Commentary on the Epistle of St. James

Rembrandt_St. James the Greater[1]James “the brother of the Lord,” was a kinsman of Jesus.  James became the first bishop of Jerusalem, a post he held from AD 40 until 62 when he was martyred under the persecution wrought by Herod Agrippa. 

The urgent work that James accomplished—he was a very productive leader—was to commission the Apostles to evangelize non-Jews, a decision made at the Church’s first council, the Council of Jerusalem in the 50s.  Converts to Christianity were no longer required to observe Mosaic Law—including circumcision, a decision that made many men happy including Saint Titus, Paul’s companion.  The early Church leaders discerned through the Holy Spirit and the Word of God that the faith should be open to the gentiles.  The Catholic Church went nationwide.  Millions more were converted.  James and the other leaders of the Church took the Word and ran with it. 

Years later, not long before he was martyred, James wrote a pastoral Epistle to “the twelve tribes of the dispersion,” or to the universal Church, populated with the very souls welcomed into the Church as a result of the decision of the Council.  In his letter, James, who was as influential a leader as Peter and Paul, writes of faith and wisdom, riches and poverty, trial under persecution, and the actions of the Holy Spirit that guides the hearer and the doer of the Word of God.

According to James,  simply listening to the Word of God at Church is insufficient to foster a true Christian life.  More is required of the hearer: that they live out the precepts of the gospel in an active way, thereby sharing the faith and building a stronger community.  Doers of the Word—men, women, and children—must share the Word outside the nave.  To listen or to hear but not to act is not faith but rote attendance week after week for the sake of soothing one’s conscience. Such has been the ethos of the past three generations:  pray (halfheartedly), pay (as little as possible), obey (only when I agree with a church rule), and then go away— See next Sunday.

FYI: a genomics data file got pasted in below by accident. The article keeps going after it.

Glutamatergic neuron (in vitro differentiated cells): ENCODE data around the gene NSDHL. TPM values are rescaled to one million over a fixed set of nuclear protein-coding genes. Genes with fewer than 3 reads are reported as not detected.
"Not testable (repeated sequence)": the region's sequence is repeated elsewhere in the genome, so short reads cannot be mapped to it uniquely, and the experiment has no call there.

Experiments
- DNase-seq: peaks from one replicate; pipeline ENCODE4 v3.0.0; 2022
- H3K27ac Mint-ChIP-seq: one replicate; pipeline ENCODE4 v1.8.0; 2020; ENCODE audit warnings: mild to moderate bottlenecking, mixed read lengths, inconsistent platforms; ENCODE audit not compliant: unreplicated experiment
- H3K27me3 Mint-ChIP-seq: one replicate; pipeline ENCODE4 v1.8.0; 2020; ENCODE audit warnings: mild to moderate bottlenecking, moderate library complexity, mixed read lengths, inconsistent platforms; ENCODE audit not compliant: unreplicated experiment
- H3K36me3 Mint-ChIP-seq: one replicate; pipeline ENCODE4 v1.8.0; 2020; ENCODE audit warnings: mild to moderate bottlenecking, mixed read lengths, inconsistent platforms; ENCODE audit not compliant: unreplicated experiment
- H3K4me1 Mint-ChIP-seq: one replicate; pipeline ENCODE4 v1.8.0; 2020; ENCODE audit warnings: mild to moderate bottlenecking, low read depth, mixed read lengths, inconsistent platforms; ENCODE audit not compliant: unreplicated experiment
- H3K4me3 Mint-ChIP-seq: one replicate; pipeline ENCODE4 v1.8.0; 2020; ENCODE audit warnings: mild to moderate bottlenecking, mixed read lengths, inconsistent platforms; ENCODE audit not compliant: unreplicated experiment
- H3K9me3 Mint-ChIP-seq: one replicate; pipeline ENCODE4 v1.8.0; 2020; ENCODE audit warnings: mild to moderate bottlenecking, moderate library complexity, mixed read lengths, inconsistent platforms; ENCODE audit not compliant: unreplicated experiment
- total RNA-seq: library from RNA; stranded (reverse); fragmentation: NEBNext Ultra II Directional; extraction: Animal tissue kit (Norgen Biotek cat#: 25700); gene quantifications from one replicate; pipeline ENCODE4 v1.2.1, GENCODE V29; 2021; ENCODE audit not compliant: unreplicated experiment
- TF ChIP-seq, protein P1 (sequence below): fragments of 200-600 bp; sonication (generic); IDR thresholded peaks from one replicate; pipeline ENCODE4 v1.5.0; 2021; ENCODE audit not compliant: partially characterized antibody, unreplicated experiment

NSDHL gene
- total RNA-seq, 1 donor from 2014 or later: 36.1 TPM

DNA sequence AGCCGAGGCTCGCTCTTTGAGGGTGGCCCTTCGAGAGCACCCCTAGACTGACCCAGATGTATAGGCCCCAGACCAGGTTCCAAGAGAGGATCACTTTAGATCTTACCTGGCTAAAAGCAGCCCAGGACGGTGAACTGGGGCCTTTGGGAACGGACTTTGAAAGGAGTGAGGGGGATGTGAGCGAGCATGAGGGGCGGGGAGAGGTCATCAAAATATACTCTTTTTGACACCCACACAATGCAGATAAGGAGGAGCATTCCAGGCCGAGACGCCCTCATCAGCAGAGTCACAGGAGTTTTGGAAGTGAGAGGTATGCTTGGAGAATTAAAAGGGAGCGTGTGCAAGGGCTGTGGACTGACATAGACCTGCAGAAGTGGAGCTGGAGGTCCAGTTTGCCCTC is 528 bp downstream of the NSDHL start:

Myself, as a priest, I look forward to Sunday.  I am drained from the week’s work and Sunday is what rejuvenates me, reminds me unequivocally of the purpose of my calling, and by the afternoon when the lights are turned off and the doors locked and vestments put away there is the silence of the Spirit urging me to move forward.  Within the Word we move and live and exist.  You get what you put into the faith.   Who can recall the readings from Mass last Sunday?  Without true faith fortified by works the words proclaimed by the lector and the cleric filter through the mind of the hearers who leave the Church with little more 45 minutes earlier.

Little is accomplished by those who listen to God’s Word at Mass and forget the truth expressed by the Word through the Spirit.  Faith in God alone does not guarantee eternal life.  Faith and works together, that’s a start.  The Word of the Lord is the source of power to accomplish the works. 

As the saying goes, “Actions speak louder than words.”  In the case of the Word of God the Word is greater than the actions but the one who acts is empowered by the Word and the Spirit.  That is faith in action.  That is evangelization.  That is the Word made living and effective (Heb 4:12).  

James builds his letter around the call to Christians to demonstrate faith through a life devoted to the living, active Word.

Be doers of the Word and not hearers only, deluding yourselves.  For if anyone is a hearer of the word and not a doer, he is like a man who looks at his own face in the mirror.  He sees himself and then goes off and forgets what he looked like. A doer who acts: such a one is blessed in his actions (1:22-25b).

 We are called to put God’s Word into action, to live justly, to be in the Word, that the Word may live in us.  Read and pray with the Scriptures all week before Sunday.  Listen to the Word of God and discern his will through prayers to the Holy Spirit.  The final portion of the Mass, the dismissal, is our mission, when the priest says, “Go and announce the Gospel of the Lord.”

Father Cordani was ordained to the priesthood in 2011. He holds an MFA in Writing from the Vermont College of Fine Arts and an MDiv from Pope Saint John XXIII National Seminary. He has written for Our Sunday Visitor, the National Catholic Register, and Columbia Magazine. Follow him on Facebook at https://www.facebook.com/tucker.cordani and Twitter @tuckercordani